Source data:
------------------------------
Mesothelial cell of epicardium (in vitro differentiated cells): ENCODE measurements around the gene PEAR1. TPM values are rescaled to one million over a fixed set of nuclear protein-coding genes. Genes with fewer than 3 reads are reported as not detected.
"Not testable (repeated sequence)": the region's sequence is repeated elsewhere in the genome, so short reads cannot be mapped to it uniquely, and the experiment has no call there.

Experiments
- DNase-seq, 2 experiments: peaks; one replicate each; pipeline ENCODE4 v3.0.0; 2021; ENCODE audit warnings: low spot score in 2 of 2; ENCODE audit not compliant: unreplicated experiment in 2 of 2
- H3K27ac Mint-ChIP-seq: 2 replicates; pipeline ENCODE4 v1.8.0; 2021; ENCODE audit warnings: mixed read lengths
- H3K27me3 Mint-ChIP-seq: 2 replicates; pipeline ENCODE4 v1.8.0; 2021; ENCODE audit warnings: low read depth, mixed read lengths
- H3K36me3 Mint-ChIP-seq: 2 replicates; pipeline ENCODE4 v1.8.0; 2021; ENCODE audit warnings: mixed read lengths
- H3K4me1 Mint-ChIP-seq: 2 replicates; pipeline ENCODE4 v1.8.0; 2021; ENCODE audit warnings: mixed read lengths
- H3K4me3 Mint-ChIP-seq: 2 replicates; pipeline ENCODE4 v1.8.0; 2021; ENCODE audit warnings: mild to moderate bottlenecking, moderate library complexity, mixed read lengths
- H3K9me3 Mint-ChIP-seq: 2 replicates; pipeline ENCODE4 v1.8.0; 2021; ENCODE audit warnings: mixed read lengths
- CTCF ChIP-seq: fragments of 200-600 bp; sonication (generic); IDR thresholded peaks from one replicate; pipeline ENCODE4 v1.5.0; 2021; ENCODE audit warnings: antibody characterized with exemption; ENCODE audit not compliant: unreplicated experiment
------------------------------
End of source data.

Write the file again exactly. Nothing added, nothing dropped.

Mesothelial cell of epicardium (in vitro differentiated cells): ENCODE measurements around the gene PEAR1. TPM values are rescaled to one million over a fixed set of nuclear protein-coding genes. Genes with fewer than 3 reads are reported as not detected.
"Not testable (repeated sequence)": the region's sequence is repeated elsewhere in the genome, so short reads cannot be mapped to it uniquely, and the experiment has no call there.

Experiments
- DNase-seq, 2 experiments: peaks; one replicate each; pipeline ENCODE4 v3.0.0; 2021; ENCODE audit warnings: low spot score in 2 of 2; ENCODE audit not compliant: unreplicated experiment in 2 of 2
- H3K27ac Mint-ChIP-seq: 2 replicates; pipeline ENCODE4 v1.8.0; 2021; ENCODE audit warnings: mixed read lengths
- H3K27me3 Mint-ChIP-seq: 2 replicates; pipeline ENCODE4 v1.8.0; 2021; ENCODE audit warnings: low read depth, mixed read lengths
- H3K36me3 Mint-ChIP-seq: 2 replicates; pipeline ENCODE4 v1.8.0; 2021; ENCODE audit warnings: mixed read lengths
- H3K4me1 Mint-ChIP-seq: 2 replicates; pipeline ENCODE4 v1.8.0; 2021; ENCODE audit warnings: mixed read lengths
- H3K4me3 Mint-ChIP-seq: 2 replicates; pipeline ENCODE4 v1.8.0; 2021; ENCODE audit warnings: mild to moderate bottlenecking, moderate library complexity, mixed read lengths
- H3K9me3 Mint-ChIP-seq: 2 replicates; pipeline ENCODE4 v1.8.0; 2021; ENCODE audit warnings: mixed read lengths
- CTCF ChIP-seq: fragments of 200-600 bp; sonication (generic); IDR thresholded peaks from one replicate; pipeline ENCODE4 v1.5.0; 2021; ENCODE audit warnings: antibody characterized with exemption; ENCODE audit not compliant: unreplicated experiment